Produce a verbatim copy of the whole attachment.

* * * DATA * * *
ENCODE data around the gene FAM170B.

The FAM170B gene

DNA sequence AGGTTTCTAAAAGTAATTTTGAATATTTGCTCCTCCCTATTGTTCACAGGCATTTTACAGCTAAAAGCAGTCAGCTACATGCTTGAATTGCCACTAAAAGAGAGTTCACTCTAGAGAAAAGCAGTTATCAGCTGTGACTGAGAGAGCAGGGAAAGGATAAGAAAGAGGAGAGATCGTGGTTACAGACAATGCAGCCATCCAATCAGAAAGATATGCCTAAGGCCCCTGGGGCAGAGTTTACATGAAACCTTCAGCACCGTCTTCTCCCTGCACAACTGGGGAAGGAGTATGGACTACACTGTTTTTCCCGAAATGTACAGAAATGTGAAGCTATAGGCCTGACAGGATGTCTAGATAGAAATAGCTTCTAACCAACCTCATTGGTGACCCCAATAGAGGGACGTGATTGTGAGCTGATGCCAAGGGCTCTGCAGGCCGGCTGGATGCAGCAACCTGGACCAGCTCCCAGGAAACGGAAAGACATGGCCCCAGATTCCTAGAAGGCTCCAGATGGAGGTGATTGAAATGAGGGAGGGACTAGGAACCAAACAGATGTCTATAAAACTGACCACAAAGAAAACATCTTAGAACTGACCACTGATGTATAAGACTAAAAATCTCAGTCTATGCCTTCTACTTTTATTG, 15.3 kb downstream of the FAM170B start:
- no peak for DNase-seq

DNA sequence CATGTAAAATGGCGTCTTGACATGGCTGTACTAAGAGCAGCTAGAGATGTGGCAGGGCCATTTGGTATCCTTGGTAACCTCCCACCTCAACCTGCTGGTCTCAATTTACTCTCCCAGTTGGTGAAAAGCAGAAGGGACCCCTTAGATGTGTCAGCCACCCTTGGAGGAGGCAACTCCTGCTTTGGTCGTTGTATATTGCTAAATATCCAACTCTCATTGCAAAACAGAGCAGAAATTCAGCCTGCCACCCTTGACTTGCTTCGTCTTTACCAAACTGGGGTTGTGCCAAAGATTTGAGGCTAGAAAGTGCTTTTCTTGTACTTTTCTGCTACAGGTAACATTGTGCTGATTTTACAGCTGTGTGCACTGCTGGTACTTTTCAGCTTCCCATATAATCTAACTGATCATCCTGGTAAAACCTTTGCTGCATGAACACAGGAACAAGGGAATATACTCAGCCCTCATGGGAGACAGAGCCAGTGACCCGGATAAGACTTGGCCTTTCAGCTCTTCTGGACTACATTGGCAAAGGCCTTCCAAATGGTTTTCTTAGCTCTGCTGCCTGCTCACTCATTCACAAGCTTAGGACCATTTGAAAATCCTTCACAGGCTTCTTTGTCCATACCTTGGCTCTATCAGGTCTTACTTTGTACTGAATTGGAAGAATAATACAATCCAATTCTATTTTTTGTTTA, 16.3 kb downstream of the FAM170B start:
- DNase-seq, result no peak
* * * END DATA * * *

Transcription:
ENCODE data around the gene FAM170B.

The FAM170B gene

DNA sequence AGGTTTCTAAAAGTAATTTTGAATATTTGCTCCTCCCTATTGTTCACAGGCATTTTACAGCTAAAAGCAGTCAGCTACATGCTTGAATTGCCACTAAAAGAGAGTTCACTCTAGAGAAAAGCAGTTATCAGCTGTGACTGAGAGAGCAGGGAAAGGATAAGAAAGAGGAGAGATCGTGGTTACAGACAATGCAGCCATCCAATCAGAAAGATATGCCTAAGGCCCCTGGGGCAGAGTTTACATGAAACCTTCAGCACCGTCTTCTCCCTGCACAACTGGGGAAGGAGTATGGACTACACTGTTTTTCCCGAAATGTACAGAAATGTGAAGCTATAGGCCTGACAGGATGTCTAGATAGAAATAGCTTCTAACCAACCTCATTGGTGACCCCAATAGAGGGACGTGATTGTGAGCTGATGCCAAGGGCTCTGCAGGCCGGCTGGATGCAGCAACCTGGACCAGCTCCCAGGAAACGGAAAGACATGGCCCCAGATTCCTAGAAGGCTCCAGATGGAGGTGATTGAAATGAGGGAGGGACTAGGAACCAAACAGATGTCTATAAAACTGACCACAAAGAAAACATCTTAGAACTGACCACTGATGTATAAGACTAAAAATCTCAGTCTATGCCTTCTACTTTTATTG, 15.3 kb downstream of the FAM170B start:
- no peak for DNase-seq

DNA sequence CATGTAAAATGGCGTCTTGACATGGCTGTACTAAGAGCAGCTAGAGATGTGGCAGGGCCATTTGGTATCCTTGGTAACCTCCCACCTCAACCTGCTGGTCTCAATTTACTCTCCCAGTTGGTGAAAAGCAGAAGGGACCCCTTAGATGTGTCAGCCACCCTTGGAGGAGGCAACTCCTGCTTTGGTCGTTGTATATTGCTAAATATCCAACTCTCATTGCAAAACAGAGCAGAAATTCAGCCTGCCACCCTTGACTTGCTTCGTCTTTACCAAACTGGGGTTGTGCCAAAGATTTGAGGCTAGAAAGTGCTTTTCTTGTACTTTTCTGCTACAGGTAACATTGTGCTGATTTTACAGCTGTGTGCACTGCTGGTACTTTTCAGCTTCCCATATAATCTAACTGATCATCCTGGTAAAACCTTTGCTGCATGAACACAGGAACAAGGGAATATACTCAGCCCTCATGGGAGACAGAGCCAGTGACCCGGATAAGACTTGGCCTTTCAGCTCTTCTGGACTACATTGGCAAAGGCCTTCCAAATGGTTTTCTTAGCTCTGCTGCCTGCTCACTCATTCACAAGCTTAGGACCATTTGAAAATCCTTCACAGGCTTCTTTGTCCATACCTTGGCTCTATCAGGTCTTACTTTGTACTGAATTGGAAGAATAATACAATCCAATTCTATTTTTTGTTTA, 16.3 kb downstream of the FAM170B start:
- DNase-seq, result no peak